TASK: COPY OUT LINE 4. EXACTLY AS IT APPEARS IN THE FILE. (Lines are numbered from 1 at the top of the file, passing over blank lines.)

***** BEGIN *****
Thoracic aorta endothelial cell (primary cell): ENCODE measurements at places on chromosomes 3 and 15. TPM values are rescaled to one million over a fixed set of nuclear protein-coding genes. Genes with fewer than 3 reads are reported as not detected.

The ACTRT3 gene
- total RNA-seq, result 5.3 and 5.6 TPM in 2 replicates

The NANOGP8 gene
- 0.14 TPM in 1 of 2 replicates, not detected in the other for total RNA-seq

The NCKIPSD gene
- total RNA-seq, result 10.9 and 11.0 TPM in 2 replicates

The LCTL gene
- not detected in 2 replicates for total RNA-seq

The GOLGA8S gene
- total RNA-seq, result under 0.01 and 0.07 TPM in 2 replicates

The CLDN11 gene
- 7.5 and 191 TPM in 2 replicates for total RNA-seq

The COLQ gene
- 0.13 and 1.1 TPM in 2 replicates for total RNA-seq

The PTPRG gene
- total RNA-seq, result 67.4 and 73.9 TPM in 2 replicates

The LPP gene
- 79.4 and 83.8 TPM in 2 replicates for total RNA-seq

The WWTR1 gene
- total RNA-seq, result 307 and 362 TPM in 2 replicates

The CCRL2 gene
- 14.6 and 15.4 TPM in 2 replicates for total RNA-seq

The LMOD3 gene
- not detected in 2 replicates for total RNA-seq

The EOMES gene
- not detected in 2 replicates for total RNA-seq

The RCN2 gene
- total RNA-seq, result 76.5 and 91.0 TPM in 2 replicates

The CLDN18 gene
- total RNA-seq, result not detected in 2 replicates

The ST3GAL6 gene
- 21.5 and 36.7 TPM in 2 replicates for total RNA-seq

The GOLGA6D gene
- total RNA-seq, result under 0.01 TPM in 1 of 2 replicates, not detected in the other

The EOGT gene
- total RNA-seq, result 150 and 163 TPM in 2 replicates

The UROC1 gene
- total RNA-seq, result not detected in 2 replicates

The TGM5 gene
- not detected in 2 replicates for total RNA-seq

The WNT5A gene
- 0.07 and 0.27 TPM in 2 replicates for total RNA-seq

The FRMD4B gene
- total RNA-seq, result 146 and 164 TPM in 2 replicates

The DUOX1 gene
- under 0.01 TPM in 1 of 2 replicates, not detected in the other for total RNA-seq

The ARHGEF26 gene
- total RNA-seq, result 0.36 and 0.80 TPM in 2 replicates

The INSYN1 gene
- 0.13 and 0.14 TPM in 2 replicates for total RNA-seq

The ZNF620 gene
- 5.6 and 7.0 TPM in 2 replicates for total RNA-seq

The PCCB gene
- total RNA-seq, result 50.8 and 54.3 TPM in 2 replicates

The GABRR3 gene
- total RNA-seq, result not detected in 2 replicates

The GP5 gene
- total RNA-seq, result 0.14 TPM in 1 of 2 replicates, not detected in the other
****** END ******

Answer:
The NANOGP8 gene